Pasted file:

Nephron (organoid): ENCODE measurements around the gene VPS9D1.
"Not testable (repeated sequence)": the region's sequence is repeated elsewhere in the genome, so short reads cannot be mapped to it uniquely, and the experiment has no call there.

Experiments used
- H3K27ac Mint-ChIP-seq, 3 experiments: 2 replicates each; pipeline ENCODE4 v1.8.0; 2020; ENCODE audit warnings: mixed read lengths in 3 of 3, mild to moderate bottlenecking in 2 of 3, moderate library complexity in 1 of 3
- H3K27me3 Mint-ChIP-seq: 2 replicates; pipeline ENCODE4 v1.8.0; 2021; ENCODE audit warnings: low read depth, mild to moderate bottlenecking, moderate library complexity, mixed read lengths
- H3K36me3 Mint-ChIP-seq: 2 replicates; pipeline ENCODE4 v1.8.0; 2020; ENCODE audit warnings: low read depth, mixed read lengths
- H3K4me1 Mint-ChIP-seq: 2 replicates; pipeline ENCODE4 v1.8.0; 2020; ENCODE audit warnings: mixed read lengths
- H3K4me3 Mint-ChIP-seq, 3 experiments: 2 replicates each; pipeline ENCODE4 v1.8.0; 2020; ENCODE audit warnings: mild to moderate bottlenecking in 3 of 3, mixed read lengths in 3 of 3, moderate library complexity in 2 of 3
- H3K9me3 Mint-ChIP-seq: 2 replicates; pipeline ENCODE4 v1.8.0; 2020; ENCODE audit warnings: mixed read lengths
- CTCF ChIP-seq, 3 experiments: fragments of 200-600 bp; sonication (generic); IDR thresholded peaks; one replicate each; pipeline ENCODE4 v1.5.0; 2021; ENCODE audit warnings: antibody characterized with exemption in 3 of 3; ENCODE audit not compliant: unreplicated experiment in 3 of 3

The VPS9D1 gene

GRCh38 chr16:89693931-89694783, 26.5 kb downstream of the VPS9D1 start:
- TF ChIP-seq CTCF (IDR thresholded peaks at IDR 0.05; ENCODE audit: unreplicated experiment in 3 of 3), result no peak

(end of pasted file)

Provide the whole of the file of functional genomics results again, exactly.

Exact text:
Nephron (organoid): ENCODE measurements around the gene VPS9D1.
"Not testable (repeated sequence)": the region's sequence is repeated elsewhere in the genome, so short reads cannot be mapped to it uniquely, and the experiment has no call there.

Experiments used
- H3K27ac Mint-ChIP-seq, 3 experiments: 2 replicates each; pipeline ENCODE4 v1.8.0; 2020; ENCODE audit warnings: mixed read lengths in 3 of 3, mild to moderate bottlenecking in 2 of 3, moderate library complexity in 1 of 3
- H3K27me3 Mint-ChIP-seq: 2 replicates; pipeline ENCODE4 v1.8.0; 2021; ENCODE audit warnings: low read depth, mild to moderate bottlenecking, moderate library complexity, mixed read lengths
- H3K36me3 Mint-ChIP-seq: 2 replicates; pipeline ENCODE4 v1.8.0; 2020; ENCODE audit warnings: low read depth, mixed read lengths
- H3K4me1 Mint-ChIP-seq: 2 replicates; pipeline ENCODE4 v1.8.0; 2020; ENCODE audit warnings: mixed read lengths
- H3K4me3 Mint-ChIP-seq, 3 experiments: 2 replicates each; pipeline ENCODE4 v1.8.0; 2020; ENCODE audit warnings: mild to moderate bottlenecking in 3 of 3, mixed read lengths in 3 of 3, moderate library complexity in 2 of 3
- H3K9me3 Mint-ChIP-seq: 2 replicates; pipeline ENCODE4 v1.8.0; 2020; ENCODE audit warnings: mixed read lengths
- CTCF ChIP-seq, 3 experiments: fragments of 200-600 bp; sonication (generic); IDR thresholded peaks; one replicate each; pipeline ENCODE4 v1.5.0; 2021; ENCODE audit warnings: antibody characterized with exemption in 3 of 3; ENCODE audit not compliant: unreplicated experiment in 3 of 3

The VPS9D1 gene

GRCh38 chr16:89693931-89694783, 26.5 kb downstream of the VPS9D1 start:
- TF ChIP-seq CTCF (IDR thresholded peaks at IDR 0.05; ENCODE audit: unreplicated experiment in 3 of 3), result no peak